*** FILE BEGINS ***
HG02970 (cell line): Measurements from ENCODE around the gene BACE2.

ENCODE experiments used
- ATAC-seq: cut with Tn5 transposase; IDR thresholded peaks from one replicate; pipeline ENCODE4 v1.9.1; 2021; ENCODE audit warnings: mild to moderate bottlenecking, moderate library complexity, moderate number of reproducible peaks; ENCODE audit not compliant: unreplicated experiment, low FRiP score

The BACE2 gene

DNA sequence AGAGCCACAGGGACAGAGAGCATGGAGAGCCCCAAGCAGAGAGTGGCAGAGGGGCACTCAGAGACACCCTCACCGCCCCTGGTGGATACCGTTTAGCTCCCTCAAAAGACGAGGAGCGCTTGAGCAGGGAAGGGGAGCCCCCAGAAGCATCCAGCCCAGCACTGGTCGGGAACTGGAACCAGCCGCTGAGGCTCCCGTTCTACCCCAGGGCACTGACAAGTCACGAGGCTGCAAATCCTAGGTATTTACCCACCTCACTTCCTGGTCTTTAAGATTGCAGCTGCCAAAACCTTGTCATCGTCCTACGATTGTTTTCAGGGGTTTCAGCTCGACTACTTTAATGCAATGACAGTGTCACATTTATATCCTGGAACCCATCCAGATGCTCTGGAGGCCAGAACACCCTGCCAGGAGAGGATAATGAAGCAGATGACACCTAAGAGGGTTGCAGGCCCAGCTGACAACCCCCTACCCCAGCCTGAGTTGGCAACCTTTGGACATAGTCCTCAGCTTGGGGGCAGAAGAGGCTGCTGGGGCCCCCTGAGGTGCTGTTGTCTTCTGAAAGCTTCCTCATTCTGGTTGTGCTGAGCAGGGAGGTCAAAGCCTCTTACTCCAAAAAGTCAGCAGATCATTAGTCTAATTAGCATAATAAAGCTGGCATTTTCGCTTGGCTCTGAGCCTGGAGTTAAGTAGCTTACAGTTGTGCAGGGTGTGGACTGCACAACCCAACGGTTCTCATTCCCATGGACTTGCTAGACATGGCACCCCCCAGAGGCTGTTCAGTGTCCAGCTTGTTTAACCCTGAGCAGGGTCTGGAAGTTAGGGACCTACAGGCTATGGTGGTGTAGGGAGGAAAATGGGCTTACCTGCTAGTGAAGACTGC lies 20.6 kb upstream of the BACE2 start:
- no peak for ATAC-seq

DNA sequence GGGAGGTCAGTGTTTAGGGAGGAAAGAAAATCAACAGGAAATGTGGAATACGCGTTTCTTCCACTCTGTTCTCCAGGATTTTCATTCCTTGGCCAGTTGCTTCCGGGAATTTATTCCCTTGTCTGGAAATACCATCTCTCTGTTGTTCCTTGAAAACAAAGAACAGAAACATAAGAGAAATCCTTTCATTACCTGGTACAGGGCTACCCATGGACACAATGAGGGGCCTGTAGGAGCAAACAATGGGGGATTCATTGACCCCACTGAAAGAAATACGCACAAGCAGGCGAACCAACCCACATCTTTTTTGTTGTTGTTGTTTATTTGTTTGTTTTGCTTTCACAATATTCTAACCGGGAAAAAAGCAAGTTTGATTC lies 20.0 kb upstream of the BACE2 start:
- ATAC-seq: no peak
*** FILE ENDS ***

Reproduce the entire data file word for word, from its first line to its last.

HG02970 (cell line): Measurements from ENCODE around the gene BACE2.

ENCODE experiments used
- ATAC-seq: cut with Tn5 transposase; IDR thresholded peaks from one replicate; pipeline ENCODE4 v1.9.1; 2021; ENCODE audit warnings: mild to moderate bottlenecking, moderate library complexity, moderate number of reproducible peaks; ENCODE audit not compliant: unreplicated experiment, low FRiP score

The BACE2 gene

DNA sequence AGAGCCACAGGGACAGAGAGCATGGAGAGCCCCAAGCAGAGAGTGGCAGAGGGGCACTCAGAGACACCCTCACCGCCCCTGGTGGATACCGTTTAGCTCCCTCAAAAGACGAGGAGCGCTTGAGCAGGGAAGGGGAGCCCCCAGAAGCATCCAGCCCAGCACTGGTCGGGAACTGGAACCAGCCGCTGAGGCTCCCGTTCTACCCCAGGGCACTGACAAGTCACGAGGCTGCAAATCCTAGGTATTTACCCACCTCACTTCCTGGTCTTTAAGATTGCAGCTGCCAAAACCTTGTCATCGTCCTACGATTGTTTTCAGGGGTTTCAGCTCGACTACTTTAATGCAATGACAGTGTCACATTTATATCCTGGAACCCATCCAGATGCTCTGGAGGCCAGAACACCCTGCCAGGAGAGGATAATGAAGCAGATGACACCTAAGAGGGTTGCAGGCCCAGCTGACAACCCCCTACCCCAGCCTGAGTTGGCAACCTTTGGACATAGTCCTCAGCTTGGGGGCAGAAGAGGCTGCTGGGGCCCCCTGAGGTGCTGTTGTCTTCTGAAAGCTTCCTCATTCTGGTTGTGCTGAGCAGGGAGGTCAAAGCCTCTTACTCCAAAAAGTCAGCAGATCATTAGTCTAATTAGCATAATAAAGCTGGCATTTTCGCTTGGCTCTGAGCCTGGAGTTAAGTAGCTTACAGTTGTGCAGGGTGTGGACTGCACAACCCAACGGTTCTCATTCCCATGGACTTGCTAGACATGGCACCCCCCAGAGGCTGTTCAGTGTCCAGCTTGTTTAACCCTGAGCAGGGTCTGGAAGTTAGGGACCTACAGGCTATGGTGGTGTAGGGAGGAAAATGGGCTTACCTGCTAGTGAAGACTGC lies 20.6 kb upstream of the BACE2 start:
- no peak for ATAC-seq

DNA sequence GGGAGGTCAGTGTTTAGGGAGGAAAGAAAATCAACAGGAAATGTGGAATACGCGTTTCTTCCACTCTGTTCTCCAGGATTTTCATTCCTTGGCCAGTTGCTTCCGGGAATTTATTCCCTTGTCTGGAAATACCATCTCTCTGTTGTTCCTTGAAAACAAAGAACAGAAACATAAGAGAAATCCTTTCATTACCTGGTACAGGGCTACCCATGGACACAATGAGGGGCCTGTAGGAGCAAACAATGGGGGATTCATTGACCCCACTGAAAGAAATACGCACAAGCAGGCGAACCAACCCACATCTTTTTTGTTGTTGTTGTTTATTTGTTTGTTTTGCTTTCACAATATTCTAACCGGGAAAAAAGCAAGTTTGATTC lies 20.0 kb upstream of the BACE2 start:
- ATAC-seq: no peak